This weekend I have been gathering in the onions (Allium cepa). They are nice and dry, and easy to lift.
The crop is modest: about 1.5 kg this time. Some – perhaps half a kilo – were taken previously, and I have left a small patch in the bed to collect later. The bulbs vary in size, from small to pretty respectable. The soil preparation in this end of raised bed 4 was perhaps inadequate – just a dressing of compost – whereas the rest of the bed was dug out and treated the hugelkultur way before filling in with mixed soil, sand and compost on top. There was no supplementary feeding.
With these caveats, the onions have turned out well: firm, juicy and aromatic, with no sign of going to seed. If they are small, that suits me well: I don’t fling my onions about when I cook, or they overpower the myriad flavours I love in vegetarian food.
Still, the shallots (A. cepa Aggregatum) in raised bed 2 are behind, and it will be a while before I can lift them. The leaves are surprisingly green, given the summer heat, and the bulbs have not really formed, but since the shallots were sown as seeds rather than planted as sets (or baby bulbs, like the onions) this is perhaps to be expected. The few I have are in any case something of an experiment as I’ve never grown them before, but I like the flavour and decided to give them a whirl.
Personally, I’m not very attached to the Allium family, but their versatility makes them a valuable addition to the kitchen. Expert organic gardener Charles Dowding considers them a “fine vegetable to grow as well as to eat.” He finds their long, round leaves and upright habit “strangely inspiring” among the otherwise timid early spring veg in his British garden. And, as he notes, they are the basis of most soups and many savoury dishes, and thus truly a valuable part of the kitchen garden*.
Onions are so widely used in Middle Eastern cooking as to be a staple. Meat and fish dishes; soups; vegetable stews like okra cooked in tomato sauce with or without chunks of meat; pickles; and salads – all of them would lack an essential element without onions. They are also the crowning glory of a simple meal such as koshari* or megadarra*, fried to a crisp golden colour and sprinkled liberally on top.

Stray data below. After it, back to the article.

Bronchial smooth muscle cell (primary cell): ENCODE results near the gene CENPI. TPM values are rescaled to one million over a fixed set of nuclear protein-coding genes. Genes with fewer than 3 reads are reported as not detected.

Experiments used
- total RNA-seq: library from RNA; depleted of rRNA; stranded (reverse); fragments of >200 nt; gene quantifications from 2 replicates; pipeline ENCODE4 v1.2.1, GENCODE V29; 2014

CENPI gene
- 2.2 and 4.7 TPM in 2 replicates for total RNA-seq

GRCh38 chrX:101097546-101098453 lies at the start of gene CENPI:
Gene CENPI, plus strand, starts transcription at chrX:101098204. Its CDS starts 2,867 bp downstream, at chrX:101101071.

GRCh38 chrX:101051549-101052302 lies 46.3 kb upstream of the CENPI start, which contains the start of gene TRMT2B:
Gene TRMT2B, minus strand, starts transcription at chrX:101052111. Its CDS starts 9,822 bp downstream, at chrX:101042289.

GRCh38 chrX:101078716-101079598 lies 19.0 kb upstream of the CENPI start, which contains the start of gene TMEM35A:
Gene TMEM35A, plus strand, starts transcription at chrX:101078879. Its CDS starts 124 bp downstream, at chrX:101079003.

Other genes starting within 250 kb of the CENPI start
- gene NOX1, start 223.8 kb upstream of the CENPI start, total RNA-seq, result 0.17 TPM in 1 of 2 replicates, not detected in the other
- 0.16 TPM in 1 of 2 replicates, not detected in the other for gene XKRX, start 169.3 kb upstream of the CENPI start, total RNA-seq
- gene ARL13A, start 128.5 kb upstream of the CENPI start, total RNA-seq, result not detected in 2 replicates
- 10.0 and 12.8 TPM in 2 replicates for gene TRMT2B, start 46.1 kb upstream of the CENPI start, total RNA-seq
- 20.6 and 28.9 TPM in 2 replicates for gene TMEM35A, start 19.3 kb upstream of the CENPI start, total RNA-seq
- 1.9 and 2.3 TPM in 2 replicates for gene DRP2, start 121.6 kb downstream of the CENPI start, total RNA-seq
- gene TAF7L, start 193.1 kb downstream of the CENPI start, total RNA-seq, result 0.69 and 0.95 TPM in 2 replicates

There is a curious cross-over between Middle Eastern cuisine and an Italian recipe for cipolline in agrodolce mentioned by the doyenne of C20 British cookery writers, Elizabeth David, in “Italian Food”*. Here, the onions are cooked briefly in water, then gently sauteed in olive oil before adding vinegar, bay leaf, cloves, sugar and salt. Claudia Roden has a similar recipe in her “Book of Middle Eastern Food”*, but with the addition of sultanas and mint, and without the cloves.
The roots of onions are lost in the mists of time. Ancient Egyptians grew them, ate them and used them medicinally. It’s a cliche that the pyramid-builders were fed rations of bread, onions and barley beer. That’s a spartan diet on which to build the only remaining Wonders of the World: surely there were lentils in there too? Alliums were among the food supplies found in King Tutankhamen’s tomb and they are seen in some wall paintings in the tombs of minor officials of ancient Egypt.
Nowadays, every street stall selling the national breakfast dish of wholemeal flat bread and ful beans will also have spring onions to accompany them… An interesting way to start the day, you might think.
In medicine, the juice has valuable diuretic and expectorant properties, lowers blood pressure and blood sugar, and eases gastric complaints. Taken externally, it is useful against boils and acne. Onions were certainly known as a weapon in the herbal armoury in late medieval/Renaissance England: the diarist John Aubrey mentions the proverb*:
Eat Leekes in Lide (Lent) and ramsins in May
And all the yeare after, the physitians may play.
Ramsins, the charming Old English word for onions, were prescribed for treating colds and coughs. I love the choice of words in Old English: for example, “pilewort” (lesser celandine) leaves nothing to the imagination!
Final flourish on the theme of onions must go to our trusty chives (A. schoenoprasum). They have been a wonderful feature of the herb bed for years, produce flowers for the bees and propagate for the humans in abundance, and add heaps of flavour to my salad bowl!
Organic Gardening the Natural No-dig Way, Charles Dowding, Green Books
Koshari and megadarra are dishes of rice and lentils with or without the addition of small pasta shapes, served with hot tomato sauce and fried onion garnish, and a staple of the diet for millions across the Middle East and North Africa.
Italian Food, Elizabeth David, Penguin Books
A New Book of Middle Eastern Food, Claudia Roden, Penguin Books
John Aubrey, C17 diarist, quoted in The Gardens of the British Working Class, Margaret Willes, Yale University Press